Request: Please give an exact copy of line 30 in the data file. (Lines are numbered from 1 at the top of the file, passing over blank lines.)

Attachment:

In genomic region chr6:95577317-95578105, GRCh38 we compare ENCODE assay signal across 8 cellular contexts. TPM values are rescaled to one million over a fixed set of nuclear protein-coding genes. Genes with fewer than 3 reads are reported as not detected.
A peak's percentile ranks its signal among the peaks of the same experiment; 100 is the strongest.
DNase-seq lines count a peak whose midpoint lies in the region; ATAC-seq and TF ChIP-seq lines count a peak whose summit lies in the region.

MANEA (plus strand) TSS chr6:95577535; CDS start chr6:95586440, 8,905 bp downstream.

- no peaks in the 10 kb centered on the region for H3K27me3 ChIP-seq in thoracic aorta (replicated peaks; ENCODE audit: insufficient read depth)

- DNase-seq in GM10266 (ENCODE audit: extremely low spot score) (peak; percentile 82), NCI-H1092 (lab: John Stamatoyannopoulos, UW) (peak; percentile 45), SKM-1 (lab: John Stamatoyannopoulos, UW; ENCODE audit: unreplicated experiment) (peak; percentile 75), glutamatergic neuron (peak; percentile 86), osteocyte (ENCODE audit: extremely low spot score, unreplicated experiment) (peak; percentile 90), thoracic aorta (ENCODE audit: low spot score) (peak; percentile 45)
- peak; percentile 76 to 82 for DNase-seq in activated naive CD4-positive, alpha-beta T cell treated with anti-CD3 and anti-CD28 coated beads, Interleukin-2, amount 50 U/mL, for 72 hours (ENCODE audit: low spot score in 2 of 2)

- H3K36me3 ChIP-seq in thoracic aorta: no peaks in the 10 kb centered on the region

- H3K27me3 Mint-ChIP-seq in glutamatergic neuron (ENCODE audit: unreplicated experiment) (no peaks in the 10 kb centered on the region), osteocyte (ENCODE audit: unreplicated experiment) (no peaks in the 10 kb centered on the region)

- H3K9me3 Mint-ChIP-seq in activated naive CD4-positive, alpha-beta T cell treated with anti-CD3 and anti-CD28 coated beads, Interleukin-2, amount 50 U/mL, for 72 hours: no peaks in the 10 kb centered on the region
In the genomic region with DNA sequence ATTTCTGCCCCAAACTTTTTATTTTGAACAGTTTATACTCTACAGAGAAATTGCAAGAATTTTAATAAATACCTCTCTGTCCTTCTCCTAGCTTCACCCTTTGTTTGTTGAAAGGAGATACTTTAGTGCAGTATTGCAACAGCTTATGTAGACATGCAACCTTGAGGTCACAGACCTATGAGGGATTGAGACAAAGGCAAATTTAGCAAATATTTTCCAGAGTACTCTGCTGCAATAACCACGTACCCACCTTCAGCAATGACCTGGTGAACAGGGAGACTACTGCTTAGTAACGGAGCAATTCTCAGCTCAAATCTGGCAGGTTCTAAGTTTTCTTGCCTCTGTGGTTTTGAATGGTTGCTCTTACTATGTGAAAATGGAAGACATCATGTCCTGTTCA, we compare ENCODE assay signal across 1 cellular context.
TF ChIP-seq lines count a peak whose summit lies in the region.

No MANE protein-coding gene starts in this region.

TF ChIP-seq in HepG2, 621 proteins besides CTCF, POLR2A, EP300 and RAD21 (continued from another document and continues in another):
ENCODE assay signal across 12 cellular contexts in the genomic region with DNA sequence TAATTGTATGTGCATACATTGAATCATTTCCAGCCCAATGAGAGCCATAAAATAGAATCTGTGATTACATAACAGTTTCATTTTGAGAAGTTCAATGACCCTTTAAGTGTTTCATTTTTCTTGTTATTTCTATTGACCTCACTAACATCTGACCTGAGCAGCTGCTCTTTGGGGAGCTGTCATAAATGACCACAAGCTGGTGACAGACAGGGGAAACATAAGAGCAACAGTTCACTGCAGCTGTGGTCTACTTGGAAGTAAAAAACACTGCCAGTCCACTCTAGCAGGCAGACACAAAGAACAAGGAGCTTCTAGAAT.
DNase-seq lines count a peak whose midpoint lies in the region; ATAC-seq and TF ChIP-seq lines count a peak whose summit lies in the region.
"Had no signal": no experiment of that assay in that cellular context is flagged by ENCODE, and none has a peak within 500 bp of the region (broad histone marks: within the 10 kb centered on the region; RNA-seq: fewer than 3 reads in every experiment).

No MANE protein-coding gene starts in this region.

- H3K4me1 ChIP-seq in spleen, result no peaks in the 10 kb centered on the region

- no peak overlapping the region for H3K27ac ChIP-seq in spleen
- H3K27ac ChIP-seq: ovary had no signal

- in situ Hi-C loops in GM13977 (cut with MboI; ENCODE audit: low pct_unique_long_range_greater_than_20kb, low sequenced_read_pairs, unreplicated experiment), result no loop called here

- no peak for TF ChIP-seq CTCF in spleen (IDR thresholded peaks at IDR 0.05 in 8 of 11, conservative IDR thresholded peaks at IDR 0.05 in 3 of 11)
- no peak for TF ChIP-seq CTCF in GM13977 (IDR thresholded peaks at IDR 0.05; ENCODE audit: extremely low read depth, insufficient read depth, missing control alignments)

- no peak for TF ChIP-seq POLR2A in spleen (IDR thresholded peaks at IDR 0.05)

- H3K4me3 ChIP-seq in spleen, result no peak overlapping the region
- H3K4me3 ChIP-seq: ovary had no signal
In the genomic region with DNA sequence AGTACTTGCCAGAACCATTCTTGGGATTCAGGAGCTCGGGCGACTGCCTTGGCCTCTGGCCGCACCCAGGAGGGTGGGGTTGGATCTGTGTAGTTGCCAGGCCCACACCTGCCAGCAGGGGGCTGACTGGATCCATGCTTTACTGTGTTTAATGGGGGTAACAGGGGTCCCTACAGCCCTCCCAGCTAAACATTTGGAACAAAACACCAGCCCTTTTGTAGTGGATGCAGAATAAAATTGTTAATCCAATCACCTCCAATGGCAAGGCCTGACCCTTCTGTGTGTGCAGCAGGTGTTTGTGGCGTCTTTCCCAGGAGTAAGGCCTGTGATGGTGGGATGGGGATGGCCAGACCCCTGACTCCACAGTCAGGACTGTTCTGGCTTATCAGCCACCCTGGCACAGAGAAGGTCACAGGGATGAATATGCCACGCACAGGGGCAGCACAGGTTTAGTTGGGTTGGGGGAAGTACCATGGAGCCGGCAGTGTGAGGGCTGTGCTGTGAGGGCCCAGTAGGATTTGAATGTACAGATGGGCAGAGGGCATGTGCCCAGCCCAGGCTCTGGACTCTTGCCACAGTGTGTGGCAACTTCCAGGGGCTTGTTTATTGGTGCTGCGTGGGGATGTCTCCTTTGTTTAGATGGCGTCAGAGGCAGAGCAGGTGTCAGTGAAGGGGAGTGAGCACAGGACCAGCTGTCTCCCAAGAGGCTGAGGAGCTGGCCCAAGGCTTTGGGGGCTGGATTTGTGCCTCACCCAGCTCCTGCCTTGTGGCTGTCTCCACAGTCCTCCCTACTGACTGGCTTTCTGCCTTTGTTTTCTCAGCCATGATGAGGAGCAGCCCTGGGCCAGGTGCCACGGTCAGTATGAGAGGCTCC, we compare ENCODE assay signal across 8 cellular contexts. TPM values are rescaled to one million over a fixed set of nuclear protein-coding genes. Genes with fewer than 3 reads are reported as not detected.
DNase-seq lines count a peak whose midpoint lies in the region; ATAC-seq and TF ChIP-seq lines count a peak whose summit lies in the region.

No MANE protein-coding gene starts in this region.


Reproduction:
No MANE protein-coding gene starts in this region.